Welcome to the University of Minnesota Insect Collection (UMSP)!
Contributions to the collection began in 1879 with specimens of insects and spiders from the North Shore of Lake Superior. Over the past 130+ years, the collection's holdings have grown from a regional reference resource of approximately 3,000 specimens to a major national and international resource of more than 3.8 million specimens. As of December 2013, the collection was censused at 3,826,087 curated specimens. This total currently represents 2,120 primary types (individual name-bearing specimens), 46,453 secondary types, and a total of 50,582 described species of insects and related arthropods.
The collection is one of the largest university-affiliated insect collections in North America. Enhancing the collection's status are 6 resident systematists, computerized inventory management and specimen databases, the large and historically affiliated Natural Resources Library, and a molecular systematics laboratory. Research projects associated with the collection have broad taxonomic and geographic scope. Faculty and graduate student research focuses on both aquatic and terrestrial insect groups and includes taxonomic, phylogenetic, and applied questions. The collection is the mainstay of graduate training in systematic entomology at the University of Minnesota.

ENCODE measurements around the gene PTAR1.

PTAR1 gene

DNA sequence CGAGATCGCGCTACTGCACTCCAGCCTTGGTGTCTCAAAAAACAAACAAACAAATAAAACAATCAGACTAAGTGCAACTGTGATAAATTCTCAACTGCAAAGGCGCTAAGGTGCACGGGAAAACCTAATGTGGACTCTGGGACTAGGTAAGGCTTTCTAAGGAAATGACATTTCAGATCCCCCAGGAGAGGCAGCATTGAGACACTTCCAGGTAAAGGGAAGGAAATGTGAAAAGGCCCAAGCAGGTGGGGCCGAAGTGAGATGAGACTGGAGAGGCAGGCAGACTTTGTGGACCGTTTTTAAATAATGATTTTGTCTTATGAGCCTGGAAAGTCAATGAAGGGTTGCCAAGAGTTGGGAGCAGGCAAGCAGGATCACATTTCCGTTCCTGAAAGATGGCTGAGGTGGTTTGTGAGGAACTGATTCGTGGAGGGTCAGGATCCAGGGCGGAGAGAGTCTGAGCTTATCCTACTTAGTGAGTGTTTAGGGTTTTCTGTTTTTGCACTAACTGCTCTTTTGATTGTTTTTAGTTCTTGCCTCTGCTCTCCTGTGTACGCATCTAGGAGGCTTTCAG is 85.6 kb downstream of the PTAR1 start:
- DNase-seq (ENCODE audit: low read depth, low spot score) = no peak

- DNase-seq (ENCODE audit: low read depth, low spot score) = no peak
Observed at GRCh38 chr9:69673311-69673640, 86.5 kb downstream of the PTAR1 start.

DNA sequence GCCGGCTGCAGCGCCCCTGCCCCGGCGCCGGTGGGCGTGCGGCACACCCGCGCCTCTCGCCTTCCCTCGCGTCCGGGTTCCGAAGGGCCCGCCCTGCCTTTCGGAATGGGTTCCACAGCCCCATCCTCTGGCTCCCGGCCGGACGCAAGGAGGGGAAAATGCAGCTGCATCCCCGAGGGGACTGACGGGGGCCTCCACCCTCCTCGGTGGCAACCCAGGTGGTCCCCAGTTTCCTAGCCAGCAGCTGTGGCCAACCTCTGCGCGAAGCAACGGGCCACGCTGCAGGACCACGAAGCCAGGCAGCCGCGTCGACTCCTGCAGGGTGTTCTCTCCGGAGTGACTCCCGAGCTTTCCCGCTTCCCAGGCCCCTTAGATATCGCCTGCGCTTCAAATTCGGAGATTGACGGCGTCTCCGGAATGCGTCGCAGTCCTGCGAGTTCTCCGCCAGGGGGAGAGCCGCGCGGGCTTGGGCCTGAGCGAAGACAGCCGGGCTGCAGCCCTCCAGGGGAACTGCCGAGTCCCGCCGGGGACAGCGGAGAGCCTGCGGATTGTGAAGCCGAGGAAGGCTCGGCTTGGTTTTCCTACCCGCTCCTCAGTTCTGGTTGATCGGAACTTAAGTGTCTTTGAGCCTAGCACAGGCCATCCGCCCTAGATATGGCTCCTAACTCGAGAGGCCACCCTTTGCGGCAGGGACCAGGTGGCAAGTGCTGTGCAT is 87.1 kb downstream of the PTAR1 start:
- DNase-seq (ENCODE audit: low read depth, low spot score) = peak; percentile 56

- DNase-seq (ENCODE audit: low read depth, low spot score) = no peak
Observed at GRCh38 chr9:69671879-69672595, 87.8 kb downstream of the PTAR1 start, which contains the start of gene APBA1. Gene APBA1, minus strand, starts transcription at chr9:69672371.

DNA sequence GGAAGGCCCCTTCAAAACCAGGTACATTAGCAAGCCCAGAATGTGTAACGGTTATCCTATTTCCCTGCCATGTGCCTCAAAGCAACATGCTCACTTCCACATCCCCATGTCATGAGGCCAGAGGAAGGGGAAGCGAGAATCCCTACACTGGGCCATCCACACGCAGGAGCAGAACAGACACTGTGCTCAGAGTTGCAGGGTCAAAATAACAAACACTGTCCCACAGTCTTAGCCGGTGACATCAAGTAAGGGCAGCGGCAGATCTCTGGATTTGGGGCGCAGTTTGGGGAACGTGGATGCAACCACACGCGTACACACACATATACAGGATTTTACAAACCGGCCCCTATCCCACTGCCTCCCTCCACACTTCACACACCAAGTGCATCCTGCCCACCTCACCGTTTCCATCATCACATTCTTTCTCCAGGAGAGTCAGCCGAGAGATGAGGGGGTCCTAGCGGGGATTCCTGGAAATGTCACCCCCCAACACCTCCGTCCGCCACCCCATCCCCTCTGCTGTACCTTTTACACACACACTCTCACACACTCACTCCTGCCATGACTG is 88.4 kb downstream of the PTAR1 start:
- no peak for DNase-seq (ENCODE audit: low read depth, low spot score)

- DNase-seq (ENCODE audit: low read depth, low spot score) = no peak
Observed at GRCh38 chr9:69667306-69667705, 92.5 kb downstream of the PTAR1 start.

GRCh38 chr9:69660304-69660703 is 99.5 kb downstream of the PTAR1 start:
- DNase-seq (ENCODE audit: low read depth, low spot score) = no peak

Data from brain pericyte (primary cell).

This website serves as the entry to interacting with the more than 3.8 million specimens retained in the University of Minnesota Insect Collection. This resource was made possible, in part by two National Science Foundation (NSF) grants awarded to UMSP for digitization, mobilization, and discovery of insect biodiversity retained in the collection: NSF DBI-1132188 and NSF EF-1114845. The ongoing support of the University of Minnesota Agricultural Experiment Station (AES), as well as that of the Department of Entomology, is likewise gratefully acknowledged.
Help support our mission to discover, describe, and preserve the remarkable diversity of Minnesota's and the world's insects. Click here to donate to the Insect Museum Fund.